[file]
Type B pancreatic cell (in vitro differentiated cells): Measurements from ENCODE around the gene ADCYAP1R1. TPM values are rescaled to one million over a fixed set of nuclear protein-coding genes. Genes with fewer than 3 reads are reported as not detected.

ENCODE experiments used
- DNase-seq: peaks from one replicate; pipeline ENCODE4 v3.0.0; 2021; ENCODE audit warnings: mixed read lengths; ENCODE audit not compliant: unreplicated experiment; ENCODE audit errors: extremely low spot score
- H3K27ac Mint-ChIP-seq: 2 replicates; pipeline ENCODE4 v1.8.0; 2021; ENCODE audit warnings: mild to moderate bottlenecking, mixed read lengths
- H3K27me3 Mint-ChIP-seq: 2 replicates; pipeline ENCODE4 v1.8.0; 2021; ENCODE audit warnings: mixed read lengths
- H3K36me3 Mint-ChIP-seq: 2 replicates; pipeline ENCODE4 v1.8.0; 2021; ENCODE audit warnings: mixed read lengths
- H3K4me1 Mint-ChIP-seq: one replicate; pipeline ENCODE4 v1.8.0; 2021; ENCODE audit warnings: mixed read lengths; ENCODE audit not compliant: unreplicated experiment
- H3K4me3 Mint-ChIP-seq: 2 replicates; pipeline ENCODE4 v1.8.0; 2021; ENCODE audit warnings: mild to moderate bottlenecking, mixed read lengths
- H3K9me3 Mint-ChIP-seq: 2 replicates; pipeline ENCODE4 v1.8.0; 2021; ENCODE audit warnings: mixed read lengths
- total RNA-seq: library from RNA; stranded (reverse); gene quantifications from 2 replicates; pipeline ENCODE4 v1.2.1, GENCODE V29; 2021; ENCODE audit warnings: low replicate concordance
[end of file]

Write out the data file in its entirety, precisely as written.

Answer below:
Type B pancreatic cell (in vitro differentiated cells): Measurements from ENCODE around the gene ADCYAP1R1. TPM values are rescaled to one million over a fixed set of nuclear protein-coding genes. Genes with fewer than 3 reads are reported as not detected.

ENCODE experiments used
- DNase-seq: peaks from one replicate; pipeline ENCODE4 v3.0.0; 2021; ENCODE audit warnings: mixed read lengths; ENCODE audit not compliant: unreplicated experiment; ENCODE audit errors: extremely low spot score
- H3K27ac Mint-ChIP-seq: 2 replicates; pipeline ENCODE4 v1.8.0; 2021; ENCODE audit warnings: mild to moderate bottlenecking, mixed read lengths
- H3K27me3 Mint-ChIP-seq: 2 replicates; pipeline ENCODE4 v1.8.0; 2021; ENCODE audit warnings: mixed read lengths
- H3K36me3 Mint-ChIP-seq: 2 replicates; pipeline ENCODE4 v1.8.0; 2021; ENCODE audit warnings: mixed read lengths
- H3K4me1 Mint-ChIP-seq: one replicate; pipeline ENCODE4 v1.8.0; 2021; ENCODE audit warnings: mixed read lengths; ENCODE audit not compliant: unreplicated experiment
- H3K4me3 Mint-ChIP-seq: 2 replicates; pipeline ENCODE4 v1.8.0; 2021; ENCODE audit warnings: mild to moderate bottlenecking, mixed read lengths
- H3K9me3 Mint-ChIP-seq: 2 replicates; pipeline ENCODE4 v1.8.0; 2021; ENCODE audit warnings: mixed read lengths
- total RNA-seq: library from RNA; stranded (reverse); gene quantifications from 2 replicates; pipeline ENCODE4 v1.2.1, GENCODE V29; 2021; ENCODE audit warnings: low replicate concordance